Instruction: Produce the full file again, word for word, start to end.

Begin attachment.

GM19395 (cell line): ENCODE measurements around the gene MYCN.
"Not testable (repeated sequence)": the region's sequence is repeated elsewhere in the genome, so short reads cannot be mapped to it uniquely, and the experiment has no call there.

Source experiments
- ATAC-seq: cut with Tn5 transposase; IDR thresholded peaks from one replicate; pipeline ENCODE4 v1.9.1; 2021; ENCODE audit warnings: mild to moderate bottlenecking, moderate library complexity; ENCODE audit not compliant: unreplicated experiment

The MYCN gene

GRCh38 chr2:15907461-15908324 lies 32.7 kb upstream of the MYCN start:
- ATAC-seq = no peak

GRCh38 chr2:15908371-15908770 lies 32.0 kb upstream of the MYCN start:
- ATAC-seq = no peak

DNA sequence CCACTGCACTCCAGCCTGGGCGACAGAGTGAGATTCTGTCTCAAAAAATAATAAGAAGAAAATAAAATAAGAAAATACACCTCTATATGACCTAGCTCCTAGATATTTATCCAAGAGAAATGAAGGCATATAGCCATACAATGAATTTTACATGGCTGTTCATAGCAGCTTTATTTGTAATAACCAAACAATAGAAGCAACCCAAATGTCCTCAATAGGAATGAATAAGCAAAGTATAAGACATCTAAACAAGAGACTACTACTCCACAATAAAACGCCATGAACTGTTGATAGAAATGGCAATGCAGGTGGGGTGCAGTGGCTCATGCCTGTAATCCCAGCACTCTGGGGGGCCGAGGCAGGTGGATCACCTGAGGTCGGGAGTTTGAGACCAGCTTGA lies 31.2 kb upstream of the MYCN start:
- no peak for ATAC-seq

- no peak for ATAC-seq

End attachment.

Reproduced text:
GM19395 (cell line): ENCODE measurements around the gene MYCN.
"Not testable (repeated sequence)": the region's sequence is repeated elsewhere in the genome, so short reads cannot be mapped to it uniquely, and the experiment has no call there.

Source experiments
- ATAC-seq: cut with Tn5 transposase; IDR thresholded peaks from one replicate; pipeline ENCODE4 v1.9.1; 2021; ENCODE audit warnings: mild to moderate bottlenecking, moderate library complexity; ENCODE audit not compliant: unreplicated experiment

The MYCN gene

GRCh38 chr2:15907461-15908324 lies 32.7 kb upstream of the MYCN start:
- ATAC-seq = no peak

GRCh38 chr2:15908371-15908770 lies 32.0 kb upstream of the MYCN start:
- ATAC-seq = no peak

DNA sequence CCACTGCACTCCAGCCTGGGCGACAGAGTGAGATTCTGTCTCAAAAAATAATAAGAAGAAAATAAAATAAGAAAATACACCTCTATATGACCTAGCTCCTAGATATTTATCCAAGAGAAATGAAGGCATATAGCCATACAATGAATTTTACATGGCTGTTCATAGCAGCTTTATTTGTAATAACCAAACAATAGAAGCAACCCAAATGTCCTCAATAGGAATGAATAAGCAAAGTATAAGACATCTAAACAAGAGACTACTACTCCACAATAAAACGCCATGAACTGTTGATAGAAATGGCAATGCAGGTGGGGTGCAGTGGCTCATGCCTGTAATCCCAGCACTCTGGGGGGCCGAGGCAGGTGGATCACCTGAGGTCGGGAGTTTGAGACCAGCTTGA lies 31.2 kb upstream of the MYCN start:
- no peak for ATAC-seq

- no peak for ATAC-seq